Alaska, the Last Frontier - Summer 2012 travel blog

airport view

Kennecott glacier

mill from the air

where's our car?

quick sand

house in the woods

loading the raft

lunch spott

on the river

rafting

rafting


We’ve gone on many great rafting trips over the years, but the one here at Wrangell-St. Elias National Park was like none other. Things at the end of the road are never easy. There are plenty of rivers to raft on and people happy to guide you, but when the rafting trip is over, there you are in the middle of nowhere. There are no roads, there is no bus with a trailer to put the raft on, - it’s just you and lots of trees and mosquitoes. So, to raft here you have to arrange for a plane to come get you and all the equipment. And that’s just what we did today.

We had to pay in full when we booked this tour a few weeks ago and with all the clouds and rain we’ve endured, we were worried that this trip would be far from fun. But it was one of the best days we’ve had so far.

I worried about being cold. The glacier was peeking through the clouds, illuminating the source of the 33º water we would be rafting on. But the guide made sure we were will prepared. I wore: long winter underwear, rain pants and coat, neoprene wet suit, fleece, knee high boots and neoprene gloves. Although the ride on the river was fairly placid, when we did get splashed, we were toasty warm.

The two of us had a guide and boat to ourselves. Lots of opportunities to ask questions. Because the current was so strong, we went 6 - 10 mph the entire way and we did not need to help with the paddling. The guide used oars to keep us in the right part of the river, except for one time when we got stuck on a sand bar that had been submerged last time she took this trip. The river goes down when it’s cold, even with all the rain we’ve had around here and rises rapidly when it’s sunny and warm. Supposedly they had four days in the 80º’s last week and the glacier released massive melt flow. Now things have slowed down. The water rolled and boiled in spots, enough to keep it interesting, but not enough to be frightening. We traveled three different rivers. Each was a slightly different shade of gray, depending on how much silt was suspended in the water. Once they were farther away from the glaciers they came from, the water warmed a bit, but you wouldn’t last five minutes if you fell in.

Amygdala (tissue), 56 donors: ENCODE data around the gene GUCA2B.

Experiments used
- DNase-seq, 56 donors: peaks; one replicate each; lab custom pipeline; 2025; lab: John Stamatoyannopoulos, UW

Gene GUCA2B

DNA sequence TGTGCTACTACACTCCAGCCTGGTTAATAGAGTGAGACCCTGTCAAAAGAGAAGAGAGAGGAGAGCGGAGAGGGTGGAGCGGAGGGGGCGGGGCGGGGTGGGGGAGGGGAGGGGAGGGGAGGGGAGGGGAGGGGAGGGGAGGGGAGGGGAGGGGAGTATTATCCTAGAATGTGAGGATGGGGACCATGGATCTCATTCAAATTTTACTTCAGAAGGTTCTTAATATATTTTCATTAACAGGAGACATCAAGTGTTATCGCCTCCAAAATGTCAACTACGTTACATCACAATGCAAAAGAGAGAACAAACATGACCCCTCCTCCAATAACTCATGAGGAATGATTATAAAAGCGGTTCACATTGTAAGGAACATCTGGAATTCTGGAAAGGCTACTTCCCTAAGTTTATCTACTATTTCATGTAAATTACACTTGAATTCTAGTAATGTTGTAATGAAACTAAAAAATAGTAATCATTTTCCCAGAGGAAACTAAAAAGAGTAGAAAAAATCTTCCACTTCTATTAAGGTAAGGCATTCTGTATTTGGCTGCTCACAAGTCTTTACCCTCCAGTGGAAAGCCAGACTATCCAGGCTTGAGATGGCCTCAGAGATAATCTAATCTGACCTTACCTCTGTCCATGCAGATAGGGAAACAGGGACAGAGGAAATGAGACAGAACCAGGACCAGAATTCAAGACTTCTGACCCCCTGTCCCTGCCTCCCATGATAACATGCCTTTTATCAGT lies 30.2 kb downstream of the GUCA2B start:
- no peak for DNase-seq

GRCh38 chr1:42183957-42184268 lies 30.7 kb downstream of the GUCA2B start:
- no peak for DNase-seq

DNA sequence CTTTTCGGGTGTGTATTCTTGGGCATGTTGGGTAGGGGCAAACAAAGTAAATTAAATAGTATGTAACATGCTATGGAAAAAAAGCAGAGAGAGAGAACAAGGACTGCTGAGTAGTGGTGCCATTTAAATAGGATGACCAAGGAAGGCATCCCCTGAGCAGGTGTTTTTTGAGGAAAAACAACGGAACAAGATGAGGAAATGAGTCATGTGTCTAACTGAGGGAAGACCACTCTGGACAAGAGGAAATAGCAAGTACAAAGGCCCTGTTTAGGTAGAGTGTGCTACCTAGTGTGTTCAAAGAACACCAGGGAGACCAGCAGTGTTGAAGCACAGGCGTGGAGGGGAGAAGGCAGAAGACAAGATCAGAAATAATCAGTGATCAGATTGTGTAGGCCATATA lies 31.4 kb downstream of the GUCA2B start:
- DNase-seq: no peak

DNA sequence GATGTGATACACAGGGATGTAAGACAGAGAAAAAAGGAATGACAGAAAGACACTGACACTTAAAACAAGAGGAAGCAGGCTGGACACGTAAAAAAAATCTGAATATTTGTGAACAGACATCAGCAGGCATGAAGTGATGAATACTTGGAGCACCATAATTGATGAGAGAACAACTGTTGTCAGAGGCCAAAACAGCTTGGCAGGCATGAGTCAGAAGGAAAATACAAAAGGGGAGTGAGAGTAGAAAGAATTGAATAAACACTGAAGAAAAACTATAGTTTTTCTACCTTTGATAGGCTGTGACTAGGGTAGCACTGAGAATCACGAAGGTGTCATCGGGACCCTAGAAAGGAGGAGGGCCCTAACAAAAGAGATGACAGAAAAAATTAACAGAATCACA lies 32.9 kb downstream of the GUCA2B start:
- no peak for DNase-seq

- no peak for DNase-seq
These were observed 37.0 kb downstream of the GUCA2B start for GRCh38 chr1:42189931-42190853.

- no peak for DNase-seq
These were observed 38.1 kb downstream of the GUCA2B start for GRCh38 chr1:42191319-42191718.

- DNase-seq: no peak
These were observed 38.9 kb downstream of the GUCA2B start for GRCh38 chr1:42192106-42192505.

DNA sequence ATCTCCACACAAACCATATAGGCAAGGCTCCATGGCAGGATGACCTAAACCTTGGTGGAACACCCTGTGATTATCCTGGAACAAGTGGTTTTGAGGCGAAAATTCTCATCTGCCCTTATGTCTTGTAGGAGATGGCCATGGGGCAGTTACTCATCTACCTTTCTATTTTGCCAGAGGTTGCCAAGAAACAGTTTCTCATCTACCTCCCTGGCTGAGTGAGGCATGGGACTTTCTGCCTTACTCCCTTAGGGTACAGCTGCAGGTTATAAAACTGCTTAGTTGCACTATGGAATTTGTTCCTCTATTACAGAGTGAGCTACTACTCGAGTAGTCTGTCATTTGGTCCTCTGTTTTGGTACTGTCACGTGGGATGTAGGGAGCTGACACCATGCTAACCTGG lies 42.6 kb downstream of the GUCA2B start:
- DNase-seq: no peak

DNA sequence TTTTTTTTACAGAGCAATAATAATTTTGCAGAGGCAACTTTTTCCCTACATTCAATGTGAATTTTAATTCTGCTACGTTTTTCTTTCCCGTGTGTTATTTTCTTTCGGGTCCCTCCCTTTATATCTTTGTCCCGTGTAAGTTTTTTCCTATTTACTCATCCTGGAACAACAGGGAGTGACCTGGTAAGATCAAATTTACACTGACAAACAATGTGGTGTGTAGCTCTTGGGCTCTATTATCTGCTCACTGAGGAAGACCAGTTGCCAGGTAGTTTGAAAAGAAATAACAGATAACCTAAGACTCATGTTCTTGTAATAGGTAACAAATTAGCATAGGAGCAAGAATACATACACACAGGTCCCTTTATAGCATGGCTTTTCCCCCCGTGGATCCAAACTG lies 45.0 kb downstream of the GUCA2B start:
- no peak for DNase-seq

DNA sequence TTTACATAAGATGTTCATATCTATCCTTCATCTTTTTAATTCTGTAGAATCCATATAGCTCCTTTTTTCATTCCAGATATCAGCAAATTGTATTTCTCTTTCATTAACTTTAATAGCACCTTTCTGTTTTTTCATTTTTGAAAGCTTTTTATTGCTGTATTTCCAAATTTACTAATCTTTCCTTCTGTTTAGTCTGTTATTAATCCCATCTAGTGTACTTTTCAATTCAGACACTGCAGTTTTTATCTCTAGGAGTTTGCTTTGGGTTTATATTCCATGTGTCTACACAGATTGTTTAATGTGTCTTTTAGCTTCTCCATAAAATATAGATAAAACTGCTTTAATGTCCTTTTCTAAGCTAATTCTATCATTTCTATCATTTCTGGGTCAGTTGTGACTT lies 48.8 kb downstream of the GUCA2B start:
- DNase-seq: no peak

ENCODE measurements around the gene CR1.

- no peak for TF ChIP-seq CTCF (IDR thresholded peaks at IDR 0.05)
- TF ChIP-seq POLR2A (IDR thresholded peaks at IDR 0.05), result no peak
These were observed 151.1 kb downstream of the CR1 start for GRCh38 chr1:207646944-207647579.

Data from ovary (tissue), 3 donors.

We stopped for lunch at a sand bar. One man wandered toward a little pond and suddenly sank into the sand up to his knees. He could not get out again. Both guides pulled on him and had him pull on their oars to no avail. He finally had to leave his boots behind in the quick sand and crawl out on his hands and knees. Quite a scare!

When the floating ended, our guides worked very hard dismantling the boats and loading the pieces and luggage into the two small planes that came to get us. By this point the day had cleared, blue sky and sunshine predominated and the views from the plane were fabulous. The pilot took the long way back and showed us the glaciers near the copper ore mill we toured yesterday. Amazing views. Great day!!

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